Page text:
Wednesday, April 30, 2014

It's Raining Pigs and Noodles

Poet Jack Prelutsky and Illustrator James Stevenson 
share an appealing silliness in their collaborations 
(Stevenson also writes/illustrates his own funny books)
and the cavalcade of wackiness in 
It's Raining Pigs and Noodles
includes poems about kid basics:
burping, music practice, and old food in the 
Concrete poems (poems in the shape of their topic)
include "I'm Stuck Inside a Seashell" 
And of course, there's plenty of random nonsense
about gnus (so beloved of humorous versifiers)
and the like.
A good selection for rhyme and poem lovers,
and food for thought for all.
My Boy's Thoughts:
The names in Percy's Perfect Pies were so funny.
There's a poem called "Tomorrow's My Unbirthday"
in it. There's another poem about the poet's best
friend and the poet says they're best friends because
they did something bad to him. That's unusual.
They can't be best friends if they did something
bad to him.
Also, there's a poem called "Winding Through
the Maze," and you'll have to follow the maze to 
read the poem.
This post was my last for Poetry Month 2014.
If your child likes this one, check out the other
three poetry books I reviewed this month or my
past posts on poetry (note alliteration). Alliteration,
rhyme, meter, word play - these are elements that
often fascinate children, especially children with
autism who are looking for rules to make sense 
of the world and of the word. 

Thursday, April 24, 2014

Welcome to Autism Reads April Readers

This is a place to come find books to read to your kids 
or that your kids may want to read to themselves.
All kids are different, so not every book suggested here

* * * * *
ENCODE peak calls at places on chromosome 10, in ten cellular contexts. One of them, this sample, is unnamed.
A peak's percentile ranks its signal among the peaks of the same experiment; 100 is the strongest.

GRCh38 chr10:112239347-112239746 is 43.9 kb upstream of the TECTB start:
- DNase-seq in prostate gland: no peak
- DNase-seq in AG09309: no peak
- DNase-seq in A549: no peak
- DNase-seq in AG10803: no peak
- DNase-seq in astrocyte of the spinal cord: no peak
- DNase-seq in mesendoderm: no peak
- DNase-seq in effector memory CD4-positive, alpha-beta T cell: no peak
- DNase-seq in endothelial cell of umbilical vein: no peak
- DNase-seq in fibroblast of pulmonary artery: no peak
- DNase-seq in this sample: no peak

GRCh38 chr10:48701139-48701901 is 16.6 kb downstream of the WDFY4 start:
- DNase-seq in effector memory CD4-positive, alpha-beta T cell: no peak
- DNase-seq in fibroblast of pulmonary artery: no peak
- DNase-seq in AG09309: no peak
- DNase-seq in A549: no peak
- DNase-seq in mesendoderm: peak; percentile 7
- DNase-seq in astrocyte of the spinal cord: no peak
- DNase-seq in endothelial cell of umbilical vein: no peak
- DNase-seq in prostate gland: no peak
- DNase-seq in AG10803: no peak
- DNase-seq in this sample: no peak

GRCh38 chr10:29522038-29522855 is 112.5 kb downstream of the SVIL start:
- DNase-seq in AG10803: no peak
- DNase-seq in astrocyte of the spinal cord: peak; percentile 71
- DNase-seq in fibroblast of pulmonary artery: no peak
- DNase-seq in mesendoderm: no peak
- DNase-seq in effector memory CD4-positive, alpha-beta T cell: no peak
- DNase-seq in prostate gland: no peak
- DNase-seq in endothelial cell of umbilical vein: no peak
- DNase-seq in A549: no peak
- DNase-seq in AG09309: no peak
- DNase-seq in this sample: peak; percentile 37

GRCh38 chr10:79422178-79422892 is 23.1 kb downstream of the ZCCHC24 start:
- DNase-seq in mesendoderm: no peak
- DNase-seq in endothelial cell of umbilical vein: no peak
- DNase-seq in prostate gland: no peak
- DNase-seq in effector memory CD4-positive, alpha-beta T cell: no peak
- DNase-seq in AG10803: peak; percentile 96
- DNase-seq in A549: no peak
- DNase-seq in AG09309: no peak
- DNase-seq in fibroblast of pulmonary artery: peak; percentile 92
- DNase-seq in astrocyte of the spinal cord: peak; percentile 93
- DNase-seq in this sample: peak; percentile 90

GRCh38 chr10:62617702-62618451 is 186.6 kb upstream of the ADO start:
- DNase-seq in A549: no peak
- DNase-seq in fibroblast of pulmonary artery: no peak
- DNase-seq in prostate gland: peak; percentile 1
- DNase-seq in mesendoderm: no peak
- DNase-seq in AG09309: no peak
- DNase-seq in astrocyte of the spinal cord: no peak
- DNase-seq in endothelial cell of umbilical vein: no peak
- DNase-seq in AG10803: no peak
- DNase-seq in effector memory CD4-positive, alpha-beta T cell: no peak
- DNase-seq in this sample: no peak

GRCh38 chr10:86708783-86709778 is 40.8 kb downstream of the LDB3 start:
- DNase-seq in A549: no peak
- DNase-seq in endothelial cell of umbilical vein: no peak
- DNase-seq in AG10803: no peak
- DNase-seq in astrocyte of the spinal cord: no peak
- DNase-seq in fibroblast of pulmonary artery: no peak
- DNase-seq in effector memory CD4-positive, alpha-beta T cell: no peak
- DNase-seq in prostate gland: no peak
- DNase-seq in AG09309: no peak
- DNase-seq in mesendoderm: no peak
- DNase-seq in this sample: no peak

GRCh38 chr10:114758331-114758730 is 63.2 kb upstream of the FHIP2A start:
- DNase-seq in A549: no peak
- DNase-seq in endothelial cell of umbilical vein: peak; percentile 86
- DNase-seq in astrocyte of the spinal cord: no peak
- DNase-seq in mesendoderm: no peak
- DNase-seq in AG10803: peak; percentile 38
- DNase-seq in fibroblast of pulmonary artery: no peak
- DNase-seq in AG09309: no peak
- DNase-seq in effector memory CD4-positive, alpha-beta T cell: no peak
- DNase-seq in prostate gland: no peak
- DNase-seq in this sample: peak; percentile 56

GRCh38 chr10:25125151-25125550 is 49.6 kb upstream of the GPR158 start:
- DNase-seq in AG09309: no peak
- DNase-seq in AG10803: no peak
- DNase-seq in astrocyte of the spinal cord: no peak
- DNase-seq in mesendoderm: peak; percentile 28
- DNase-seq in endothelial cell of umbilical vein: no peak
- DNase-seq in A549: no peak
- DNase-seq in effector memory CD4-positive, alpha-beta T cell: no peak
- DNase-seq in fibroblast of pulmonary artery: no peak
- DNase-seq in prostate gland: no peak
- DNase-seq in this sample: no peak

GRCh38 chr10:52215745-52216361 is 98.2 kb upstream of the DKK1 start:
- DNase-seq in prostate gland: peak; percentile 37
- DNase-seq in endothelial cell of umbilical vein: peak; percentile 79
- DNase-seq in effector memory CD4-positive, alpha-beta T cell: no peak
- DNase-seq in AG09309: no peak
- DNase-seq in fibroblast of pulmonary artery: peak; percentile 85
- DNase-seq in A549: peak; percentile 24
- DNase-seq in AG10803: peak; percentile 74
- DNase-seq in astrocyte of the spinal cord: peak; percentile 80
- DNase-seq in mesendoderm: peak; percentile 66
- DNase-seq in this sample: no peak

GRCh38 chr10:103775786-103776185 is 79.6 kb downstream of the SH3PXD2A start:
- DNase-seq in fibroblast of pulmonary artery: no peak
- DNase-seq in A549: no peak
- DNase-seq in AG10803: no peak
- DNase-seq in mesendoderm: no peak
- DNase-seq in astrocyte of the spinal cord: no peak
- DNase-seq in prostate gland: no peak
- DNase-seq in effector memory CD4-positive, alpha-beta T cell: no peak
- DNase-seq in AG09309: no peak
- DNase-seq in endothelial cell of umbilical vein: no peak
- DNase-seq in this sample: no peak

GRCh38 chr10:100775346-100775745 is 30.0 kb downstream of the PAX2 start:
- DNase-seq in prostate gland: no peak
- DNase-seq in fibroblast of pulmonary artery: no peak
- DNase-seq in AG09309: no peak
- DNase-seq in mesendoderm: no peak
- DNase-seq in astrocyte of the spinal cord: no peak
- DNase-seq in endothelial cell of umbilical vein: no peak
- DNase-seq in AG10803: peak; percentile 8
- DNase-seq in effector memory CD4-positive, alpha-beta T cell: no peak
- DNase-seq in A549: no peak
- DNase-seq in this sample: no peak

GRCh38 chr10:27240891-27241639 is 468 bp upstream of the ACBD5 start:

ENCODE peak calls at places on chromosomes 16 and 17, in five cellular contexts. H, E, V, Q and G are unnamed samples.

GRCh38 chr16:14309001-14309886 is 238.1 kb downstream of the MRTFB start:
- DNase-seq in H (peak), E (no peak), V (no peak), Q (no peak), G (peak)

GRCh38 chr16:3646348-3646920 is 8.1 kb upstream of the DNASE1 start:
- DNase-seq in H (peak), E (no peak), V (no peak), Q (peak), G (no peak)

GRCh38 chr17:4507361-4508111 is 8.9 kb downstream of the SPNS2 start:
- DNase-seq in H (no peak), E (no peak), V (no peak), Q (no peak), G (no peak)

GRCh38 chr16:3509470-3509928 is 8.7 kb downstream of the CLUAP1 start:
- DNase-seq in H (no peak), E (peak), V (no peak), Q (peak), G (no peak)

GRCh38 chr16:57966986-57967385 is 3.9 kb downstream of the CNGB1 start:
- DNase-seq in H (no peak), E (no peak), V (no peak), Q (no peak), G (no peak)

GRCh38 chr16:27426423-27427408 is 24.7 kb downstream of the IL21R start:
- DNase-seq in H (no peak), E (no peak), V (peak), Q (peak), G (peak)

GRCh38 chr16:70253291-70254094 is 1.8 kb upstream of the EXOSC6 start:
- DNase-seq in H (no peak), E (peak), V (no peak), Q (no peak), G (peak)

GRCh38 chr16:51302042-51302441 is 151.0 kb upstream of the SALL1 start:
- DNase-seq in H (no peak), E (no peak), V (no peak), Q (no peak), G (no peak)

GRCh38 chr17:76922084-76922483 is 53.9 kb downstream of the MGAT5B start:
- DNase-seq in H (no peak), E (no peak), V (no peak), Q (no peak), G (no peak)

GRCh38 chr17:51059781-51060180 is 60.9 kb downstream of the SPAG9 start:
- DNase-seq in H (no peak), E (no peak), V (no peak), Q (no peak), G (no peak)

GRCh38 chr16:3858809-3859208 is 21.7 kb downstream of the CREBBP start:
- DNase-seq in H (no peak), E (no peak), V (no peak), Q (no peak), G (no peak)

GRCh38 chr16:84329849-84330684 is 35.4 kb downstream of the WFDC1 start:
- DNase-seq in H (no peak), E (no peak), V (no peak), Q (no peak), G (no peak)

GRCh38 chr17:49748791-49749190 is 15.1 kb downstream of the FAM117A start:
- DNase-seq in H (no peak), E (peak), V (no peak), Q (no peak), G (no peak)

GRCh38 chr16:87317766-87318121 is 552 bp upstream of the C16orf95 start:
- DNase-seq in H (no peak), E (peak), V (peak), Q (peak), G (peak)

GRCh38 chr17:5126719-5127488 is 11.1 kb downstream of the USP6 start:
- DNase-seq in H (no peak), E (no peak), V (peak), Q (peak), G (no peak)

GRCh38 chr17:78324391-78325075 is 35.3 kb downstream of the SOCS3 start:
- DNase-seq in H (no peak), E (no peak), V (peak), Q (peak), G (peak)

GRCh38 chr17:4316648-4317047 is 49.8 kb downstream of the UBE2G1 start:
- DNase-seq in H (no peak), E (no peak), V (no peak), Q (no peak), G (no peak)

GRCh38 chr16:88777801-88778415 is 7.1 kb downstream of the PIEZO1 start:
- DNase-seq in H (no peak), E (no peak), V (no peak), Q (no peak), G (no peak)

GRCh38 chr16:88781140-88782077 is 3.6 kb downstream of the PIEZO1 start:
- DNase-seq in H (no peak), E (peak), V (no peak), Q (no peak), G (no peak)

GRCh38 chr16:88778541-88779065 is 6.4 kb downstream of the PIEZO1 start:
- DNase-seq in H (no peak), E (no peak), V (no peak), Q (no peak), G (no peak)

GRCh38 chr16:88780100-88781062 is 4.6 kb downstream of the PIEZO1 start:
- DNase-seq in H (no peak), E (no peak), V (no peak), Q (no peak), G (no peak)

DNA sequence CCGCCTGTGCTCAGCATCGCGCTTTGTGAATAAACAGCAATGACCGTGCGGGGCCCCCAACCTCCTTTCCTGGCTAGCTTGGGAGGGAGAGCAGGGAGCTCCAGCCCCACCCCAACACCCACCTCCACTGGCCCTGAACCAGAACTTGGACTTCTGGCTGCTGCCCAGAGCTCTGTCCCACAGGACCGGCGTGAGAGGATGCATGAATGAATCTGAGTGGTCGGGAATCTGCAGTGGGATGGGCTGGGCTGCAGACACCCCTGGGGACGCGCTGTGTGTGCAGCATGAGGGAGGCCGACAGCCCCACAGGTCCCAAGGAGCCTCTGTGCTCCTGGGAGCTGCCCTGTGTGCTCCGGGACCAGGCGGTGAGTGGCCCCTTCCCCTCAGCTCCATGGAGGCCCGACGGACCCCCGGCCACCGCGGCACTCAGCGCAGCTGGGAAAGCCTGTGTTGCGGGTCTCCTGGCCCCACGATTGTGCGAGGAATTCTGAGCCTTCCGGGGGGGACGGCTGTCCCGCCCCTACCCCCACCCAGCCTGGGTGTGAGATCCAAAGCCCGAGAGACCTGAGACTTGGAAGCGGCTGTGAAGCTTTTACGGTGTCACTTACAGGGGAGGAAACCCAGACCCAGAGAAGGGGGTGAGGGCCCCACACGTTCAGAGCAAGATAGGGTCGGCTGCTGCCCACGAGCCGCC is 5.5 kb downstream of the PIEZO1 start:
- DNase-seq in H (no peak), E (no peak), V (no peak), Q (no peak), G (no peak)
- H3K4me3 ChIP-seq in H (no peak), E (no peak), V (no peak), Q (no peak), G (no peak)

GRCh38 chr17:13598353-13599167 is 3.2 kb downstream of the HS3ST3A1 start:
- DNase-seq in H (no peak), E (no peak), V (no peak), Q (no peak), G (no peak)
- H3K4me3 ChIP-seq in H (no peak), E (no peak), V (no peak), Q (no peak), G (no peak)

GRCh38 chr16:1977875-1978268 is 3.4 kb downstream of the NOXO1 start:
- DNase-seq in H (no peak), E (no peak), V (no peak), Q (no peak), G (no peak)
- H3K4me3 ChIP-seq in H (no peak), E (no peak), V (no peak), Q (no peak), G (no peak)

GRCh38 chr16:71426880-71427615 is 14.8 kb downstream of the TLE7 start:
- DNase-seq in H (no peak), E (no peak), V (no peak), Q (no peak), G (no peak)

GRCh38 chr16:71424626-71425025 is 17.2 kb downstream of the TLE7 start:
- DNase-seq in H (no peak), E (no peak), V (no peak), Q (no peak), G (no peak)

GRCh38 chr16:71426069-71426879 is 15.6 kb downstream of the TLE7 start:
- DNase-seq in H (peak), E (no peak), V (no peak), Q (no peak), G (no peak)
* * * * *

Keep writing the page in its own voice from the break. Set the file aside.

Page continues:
will appeal to yours, but it's a place to start, especially
if your child has autism. Many of these books are 
favorites of my boy, or of other children with autism.
And while every child with autism is different, many
share interests, so you'll find lots of books with poetry
and rhymes here, and books about trains, princesses, and
other topics central to many children's thoughts.
And in case you thought the name Autism Reads meant
books about autism, there are some of those here too.
The site's over 300 entries also include guest posts,
discussions of different reading instruction methods,
and Talent Tuesday posts which feature books by authors
with autism or with autism in the family. 
So enjoy and explore. Please feel free to join this site
for weekly book reviews and reading related posts 
and/or visit the Autism Reads Facebook Page, Pintrest Page
or Twitter. You can comment here or email
me at
I love to hear about favorite books and new approaches
to reading.
Thanks for coming! Stay as long as you want!
(I'll be very flattered if you stay long enough for this to happen)

Wednesday, April 23, 2014

Exploding Gravy

The fame of poets has steadily declined. 
I trust you've heard of Nash and Lear,*
but X. J. Kennedy I fear,
has fared the worse with his light verse.
Still, he make my boy giggle in utter bliss
with poems like this:
"Babbling baby, left alone,
Punched some buttons on the phone.
Poppa paid for her to coo
All the way to Katmandu."